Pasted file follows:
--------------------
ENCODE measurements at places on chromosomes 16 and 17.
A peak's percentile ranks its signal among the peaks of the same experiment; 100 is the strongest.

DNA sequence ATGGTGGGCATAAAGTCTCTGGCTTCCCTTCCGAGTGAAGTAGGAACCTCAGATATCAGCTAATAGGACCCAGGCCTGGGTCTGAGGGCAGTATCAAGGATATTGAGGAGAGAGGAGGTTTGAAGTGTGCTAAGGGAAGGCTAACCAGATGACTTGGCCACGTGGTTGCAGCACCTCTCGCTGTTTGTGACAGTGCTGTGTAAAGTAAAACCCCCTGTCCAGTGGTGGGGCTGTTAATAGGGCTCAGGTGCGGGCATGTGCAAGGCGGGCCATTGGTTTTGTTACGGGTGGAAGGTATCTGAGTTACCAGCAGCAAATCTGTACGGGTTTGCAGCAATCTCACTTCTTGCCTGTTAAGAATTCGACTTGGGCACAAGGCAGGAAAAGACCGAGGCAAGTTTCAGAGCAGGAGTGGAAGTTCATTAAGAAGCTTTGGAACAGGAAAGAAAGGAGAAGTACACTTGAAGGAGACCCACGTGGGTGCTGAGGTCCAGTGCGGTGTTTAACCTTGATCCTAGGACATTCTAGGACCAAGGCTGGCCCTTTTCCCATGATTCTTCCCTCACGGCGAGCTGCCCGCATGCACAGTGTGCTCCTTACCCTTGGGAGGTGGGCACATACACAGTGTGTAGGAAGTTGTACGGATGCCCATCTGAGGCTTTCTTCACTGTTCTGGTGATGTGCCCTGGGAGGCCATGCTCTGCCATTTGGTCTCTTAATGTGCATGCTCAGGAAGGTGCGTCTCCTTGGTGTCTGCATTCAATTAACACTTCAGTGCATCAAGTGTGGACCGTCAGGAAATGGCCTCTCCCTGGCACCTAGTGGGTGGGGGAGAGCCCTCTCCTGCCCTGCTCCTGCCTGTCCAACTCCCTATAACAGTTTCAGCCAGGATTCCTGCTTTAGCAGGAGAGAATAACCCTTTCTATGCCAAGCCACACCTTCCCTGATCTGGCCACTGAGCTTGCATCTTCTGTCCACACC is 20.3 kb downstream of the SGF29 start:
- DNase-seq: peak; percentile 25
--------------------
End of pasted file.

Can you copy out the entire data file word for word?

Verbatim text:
ENCODE measurements at places on chromosomes 16 and 17.
A peak's percentile ranks its signal among the peaks of the same experiment; 100 is the strongest.

DNA sequence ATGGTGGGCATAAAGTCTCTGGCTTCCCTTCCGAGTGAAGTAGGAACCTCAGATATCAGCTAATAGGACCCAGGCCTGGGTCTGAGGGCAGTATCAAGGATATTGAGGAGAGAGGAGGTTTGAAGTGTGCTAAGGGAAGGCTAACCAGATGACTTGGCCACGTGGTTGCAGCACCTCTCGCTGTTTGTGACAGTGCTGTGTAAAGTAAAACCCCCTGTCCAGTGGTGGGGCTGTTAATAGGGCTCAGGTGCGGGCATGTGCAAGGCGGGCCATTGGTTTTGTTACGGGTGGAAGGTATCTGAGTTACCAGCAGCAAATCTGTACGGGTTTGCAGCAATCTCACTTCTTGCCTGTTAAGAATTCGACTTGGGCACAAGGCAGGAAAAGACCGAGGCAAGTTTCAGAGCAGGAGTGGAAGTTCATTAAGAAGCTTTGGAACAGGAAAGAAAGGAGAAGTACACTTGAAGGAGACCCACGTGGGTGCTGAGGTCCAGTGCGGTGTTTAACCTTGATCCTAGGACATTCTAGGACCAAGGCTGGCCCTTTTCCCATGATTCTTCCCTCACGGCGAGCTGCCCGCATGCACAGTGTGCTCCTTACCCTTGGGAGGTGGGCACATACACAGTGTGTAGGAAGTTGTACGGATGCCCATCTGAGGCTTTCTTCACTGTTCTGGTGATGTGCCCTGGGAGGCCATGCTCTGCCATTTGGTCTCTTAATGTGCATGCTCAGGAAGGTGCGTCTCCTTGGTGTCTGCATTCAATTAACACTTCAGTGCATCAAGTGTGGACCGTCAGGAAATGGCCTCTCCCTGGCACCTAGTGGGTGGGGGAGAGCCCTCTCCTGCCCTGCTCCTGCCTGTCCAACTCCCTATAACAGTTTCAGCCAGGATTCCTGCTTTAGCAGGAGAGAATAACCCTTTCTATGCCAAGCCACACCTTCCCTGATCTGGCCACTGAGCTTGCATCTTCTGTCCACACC is 20.3 kb downstream of the SGF29 start:
- DNase-seq: peak; percentile 25